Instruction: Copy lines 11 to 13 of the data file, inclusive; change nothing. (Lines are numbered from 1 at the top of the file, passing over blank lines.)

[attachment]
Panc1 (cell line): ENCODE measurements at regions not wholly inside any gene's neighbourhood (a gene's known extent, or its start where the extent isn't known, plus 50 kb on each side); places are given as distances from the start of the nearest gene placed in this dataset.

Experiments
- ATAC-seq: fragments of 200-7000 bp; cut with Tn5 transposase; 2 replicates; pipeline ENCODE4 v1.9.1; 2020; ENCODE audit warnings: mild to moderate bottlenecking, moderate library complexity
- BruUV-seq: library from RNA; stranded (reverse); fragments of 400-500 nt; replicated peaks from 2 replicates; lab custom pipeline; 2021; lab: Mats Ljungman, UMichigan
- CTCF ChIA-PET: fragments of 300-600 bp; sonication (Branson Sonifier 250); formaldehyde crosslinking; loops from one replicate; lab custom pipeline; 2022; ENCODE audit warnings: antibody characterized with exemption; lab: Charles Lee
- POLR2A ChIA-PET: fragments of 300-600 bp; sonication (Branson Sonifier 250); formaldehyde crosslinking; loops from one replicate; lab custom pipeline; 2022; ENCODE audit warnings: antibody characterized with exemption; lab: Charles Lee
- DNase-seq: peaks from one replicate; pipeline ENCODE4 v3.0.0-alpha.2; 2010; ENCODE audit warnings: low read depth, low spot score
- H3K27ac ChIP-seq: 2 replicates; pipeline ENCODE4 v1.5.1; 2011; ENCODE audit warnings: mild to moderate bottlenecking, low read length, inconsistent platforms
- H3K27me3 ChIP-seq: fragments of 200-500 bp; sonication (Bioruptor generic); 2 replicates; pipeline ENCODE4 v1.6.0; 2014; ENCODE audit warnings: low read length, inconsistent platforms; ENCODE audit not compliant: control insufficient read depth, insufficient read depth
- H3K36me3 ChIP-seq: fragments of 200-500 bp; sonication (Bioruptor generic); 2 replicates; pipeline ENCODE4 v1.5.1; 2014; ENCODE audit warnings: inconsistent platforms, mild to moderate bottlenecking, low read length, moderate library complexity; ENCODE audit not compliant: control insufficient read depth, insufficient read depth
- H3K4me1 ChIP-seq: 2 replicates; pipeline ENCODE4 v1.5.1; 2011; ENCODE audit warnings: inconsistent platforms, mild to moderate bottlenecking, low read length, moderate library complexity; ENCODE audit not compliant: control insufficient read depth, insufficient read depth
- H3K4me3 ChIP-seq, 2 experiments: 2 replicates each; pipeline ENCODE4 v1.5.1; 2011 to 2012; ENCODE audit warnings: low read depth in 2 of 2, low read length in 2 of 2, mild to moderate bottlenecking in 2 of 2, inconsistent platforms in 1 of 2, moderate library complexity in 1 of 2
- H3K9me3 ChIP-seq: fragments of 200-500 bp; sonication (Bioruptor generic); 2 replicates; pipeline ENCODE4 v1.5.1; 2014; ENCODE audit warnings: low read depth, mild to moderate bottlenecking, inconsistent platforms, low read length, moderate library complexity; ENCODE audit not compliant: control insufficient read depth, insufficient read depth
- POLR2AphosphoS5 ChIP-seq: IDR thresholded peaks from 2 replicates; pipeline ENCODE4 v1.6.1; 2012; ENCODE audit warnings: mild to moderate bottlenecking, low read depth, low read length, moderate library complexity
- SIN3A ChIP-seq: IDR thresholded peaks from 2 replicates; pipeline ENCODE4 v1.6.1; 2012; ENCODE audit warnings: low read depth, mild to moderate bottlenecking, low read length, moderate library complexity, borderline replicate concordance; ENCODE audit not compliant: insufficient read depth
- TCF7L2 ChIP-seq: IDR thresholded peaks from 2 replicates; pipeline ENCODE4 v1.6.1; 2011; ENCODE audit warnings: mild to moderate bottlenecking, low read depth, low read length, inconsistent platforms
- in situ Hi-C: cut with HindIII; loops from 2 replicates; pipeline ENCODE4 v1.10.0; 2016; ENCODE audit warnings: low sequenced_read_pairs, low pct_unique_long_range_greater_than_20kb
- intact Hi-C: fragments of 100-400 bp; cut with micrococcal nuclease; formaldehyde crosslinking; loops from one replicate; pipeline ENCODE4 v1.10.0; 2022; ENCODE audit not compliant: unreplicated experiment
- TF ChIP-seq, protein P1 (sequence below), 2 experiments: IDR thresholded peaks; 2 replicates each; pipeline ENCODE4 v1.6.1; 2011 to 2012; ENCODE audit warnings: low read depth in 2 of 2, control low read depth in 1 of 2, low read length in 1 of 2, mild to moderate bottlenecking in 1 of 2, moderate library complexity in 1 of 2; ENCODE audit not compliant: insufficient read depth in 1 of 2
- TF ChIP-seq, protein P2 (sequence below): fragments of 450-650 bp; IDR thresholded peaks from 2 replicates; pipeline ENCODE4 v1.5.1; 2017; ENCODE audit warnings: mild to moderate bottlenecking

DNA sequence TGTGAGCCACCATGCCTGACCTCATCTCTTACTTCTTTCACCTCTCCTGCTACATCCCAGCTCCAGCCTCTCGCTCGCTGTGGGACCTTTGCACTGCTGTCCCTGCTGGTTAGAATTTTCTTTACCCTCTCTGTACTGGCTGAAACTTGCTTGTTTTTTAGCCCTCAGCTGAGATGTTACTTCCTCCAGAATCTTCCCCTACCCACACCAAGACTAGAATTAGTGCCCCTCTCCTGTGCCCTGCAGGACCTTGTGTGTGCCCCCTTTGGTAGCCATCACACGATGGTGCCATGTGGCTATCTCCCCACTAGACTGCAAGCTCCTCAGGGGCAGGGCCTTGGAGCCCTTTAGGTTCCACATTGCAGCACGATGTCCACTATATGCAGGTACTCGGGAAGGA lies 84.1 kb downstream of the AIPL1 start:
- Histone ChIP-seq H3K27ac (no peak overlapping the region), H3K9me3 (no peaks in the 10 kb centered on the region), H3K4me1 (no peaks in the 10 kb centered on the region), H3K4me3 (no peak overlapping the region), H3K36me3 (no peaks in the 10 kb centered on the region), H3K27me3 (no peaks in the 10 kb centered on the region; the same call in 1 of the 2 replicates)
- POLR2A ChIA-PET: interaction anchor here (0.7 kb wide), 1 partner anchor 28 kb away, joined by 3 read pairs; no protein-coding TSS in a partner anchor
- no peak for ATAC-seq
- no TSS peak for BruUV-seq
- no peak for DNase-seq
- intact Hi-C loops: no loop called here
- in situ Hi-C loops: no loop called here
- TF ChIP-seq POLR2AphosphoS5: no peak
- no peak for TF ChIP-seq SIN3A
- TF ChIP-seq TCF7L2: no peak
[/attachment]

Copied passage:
- H3K4me1 ChIP-seq: 2 replicates; pipeline ENCODE4 v1.5.1; 2011; ENCODE audit warnings: inconsistent platforms, mild to moderate bottlenecking, low read length, moderate library complexity; ENCODE audit not compliant: control insufficient read depth, insufficient read depth
- H3K4me3 ChIP-seq, 2 experiments: 2 replicates each; pipeline ENCODE4 v1.5.1; 2011 to 2012; ENCODE audit warnings: low read depth in 2 of 2, low read length in 2 of 2, mild to moderate bottlenecking in 2 of 2, inconsistent platforms in 1 of 2, moderate library complexity in 1 of 2
- H3K9me3 ChIP-seq: fragments of 200-500 bp; sonication (Bioruptor generic); 2 replicates; pipeline ENCODE4 v1.5.1; 2014; ENCODE audit warnings: low read depth, mild to moderate bottlenecking, inconsistent platforms, low read length, moderate library complexity; ENCODE audit not compliant: control insufficient read depth, insufficient read depth